To stop the Iranian race to nuclear weapons, the Obama administration made mistakes in both the negotiation process and the nuclear deal it ultimately reached with Iran in 2015. Barack Obama was overly eager to reach an agreement, and though he repeatedly warned Iran that all options were on the table, it was clear he had no intention of taking military steps. This hardened Iran’s positions and eventually yielded a compromise that worked to the advantage of the Islamic regime.

The same problems have emerged again today. President Biden is going out of his way to appease Iran in an effort to restore the 2015 nuclear agreement, which imposed restrictions on the Iranian regime’s program to develop nuclear weapons.

Biden removed the Houthis (Iran-backed Shiite forces fighting the Saudi-backed Yemeni government) from a list of countries and organizations supporting terrorism. He assumed this move would reduce the violence inside Yemen and against Saudi Arabia so the severe humanitarian crisis caused by the civil war could be addressed. The result was exactly the opposite. Encouraged by Tehran, the Houthis intensified their attacks, especially on Saudi Arabia.

In February, Biden gave the go-ahead for a measured attack on a pro-Iranian militia base on the Syria-Iraq border in retaliation for an attack on a US base in Iraq. He also, however, reduced American forces in the Gulf.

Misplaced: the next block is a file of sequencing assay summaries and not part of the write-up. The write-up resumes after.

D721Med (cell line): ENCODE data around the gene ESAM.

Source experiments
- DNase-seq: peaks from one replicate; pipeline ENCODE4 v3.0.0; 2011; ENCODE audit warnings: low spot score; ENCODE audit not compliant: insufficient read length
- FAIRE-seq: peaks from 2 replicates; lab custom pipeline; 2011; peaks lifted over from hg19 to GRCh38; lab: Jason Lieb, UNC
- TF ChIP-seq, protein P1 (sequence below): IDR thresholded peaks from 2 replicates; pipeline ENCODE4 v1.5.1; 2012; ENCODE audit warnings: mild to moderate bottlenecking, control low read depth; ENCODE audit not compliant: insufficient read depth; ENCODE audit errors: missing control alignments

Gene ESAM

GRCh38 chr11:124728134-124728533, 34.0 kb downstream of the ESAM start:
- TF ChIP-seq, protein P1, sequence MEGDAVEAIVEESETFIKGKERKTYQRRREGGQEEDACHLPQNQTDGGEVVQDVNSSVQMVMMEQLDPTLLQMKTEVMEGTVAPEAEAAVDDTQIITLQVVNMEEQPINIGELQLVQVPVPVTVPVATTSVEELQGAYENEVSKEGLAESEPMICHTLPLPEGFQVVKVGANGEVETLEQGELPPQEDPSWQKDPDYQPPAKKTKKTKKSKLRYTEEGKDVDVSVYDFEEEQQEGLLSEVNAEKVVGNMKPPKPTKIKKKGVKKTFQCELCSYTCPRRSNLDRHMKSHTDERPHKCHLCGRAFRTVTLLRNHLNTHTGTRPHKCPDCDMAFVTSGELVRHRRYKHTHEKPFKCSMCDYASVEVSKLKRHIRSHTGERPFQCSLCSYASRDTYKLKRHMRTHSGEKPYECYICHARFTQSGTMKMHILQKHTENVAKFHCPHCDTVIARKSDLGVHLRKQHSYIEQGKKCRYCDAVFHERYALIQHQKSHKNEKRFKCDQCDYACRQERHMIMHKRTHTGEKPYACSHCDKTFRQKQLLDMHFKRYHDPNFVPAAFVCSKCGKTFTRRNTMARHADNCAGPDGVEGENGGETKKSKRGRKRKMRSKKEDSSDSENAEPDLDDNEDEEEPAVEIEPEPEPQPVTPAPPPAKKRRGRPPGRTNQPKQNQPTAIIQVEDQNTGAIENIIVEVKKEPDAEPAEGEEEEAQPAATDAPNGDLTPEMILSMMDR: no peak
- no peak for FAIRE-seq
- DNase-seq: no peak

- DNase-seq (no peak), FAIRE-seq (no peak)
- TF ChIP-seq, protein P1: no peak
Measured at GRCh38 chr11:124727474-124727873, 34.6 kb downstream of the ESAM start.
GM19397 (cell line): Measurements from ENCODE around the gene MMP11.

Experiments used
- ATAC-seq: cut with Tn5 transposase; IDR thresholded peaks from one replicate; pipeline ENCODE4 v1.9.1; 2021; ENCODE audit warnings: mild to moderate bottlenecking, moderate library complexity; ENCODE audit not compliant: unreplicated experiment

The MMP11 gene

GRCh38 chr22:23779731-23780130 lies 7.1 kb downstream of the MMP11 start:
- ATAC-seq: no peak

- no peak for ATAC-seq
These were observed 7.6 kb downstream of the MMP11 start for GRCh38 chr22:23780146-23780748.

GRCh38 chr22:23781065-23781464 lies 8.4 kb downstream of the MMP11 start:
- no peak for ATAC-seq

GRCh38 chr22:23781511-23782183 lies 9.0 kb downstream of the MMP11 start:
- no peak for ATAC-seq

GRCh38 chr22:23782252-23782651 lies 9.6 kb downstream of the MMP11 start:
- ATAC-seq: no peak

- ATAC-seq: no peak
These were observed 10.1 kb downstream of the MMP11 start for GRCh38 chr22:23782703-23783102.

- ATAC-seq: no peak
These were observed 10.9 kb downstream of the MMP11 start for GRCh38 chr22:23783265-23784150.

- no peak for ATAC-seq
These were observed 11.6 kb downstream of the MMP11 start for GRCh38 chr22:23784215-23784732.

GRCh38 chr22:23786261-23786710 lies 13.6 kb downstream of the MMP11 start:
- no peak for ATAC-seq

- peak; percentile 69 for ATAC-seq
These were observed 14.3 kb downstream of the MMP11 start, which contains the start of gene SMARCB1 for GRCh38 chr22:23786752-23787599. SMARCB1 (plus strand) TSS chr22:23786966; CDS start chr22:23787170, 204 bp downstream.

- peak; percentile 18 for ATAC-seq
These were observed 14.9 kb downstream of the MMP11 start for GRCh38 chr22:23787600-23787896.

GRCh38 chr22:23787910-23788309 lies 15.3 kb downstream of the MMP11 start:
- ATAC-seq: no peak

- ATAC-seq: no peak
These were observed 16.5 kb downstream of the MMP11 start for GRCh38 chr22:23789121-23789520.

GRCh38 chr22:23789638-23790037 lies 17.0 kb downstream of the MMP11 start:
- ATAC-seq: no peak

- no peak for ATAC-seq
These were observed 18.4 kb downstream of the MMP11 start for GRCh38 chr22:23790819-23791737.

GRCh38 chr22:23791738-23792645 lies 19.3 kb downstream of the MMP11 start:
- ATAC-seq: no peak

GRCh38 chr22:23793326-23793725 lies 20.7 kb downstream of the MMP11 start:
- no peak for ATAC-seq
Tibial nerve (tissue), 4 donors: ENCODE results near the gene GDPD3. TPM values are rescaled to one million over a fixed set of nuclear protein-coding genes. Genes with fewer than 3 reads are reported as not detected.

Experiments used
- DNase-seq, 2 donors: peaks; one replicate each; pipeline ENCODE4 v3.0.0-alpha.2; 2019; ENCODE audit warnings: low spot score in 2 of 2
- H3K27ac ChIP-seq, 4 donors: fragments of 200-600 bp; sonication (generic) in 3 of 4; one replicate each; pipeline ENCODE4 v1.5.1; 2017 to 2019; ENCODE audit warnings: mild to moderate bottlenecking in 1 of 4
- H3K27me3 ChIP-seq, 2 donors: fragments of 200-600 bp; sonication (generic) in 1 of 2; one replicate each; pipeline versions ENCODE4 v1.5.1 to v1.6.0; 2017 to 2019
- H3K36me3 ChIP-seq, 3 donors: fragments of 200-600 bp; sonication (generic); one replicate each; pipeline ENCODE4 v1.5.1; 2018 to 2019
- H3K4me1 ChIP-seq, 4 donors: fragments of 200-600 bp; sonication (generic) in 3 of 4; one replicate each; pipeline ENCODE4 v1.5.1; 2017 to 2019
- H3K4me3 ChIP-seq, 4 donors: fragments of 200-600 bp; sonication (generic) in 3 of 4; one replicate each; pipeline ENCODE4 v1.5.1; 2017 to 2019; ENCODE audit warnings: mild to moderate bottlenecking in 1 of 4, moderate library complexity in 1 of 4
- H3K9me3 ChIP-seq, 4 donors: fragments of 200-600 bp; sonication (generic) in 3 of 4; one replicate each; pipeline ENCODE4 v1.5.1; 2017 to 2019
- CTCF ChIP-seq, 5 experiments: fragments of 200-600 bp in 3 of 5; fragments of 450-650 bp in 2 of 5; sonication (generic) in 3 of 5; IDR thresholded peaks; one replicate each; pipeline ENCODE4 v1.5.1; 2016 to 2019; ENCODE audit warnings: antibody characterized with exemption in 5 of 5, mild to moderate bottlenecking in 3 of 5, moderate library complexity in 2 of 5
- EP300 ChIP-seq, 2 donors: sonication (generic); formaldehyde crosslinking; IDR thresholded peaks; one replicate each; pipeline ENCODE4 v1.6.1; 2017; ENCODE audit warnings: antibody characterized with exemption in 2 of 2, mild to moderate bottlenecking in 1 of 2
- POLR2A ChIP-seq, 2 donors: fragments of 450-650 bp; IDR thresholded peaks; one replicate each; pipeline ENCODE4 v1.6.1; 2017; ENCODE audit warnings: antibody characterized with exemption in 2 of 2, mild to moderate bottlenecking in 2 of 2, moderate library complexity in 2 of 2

Biden’s spokesmen leaked a claim to the American media that Israel attacked Iranian ships smuggling oil and weapons into Syria. More recently, they leaked information on an alleged Israeli attack on the Saviz, an intelligence ship owned and operated by the Islamic Revolutionary Guard Corps (IRGC), in retaliation for Iranian attacks on two Israeli-owned commercial ships. In doing this, Biden signaled that even if negotiations fail, he will not countenance an attack on Iranian nuclear facilities and opposes an Israeli military strike. As it did in 2015, the US administration is tacitly reassuring Iran that it need have no fear of a military attack. Because it has received this reassurance, Tehran will feel free to take tougher positions in the negotiations.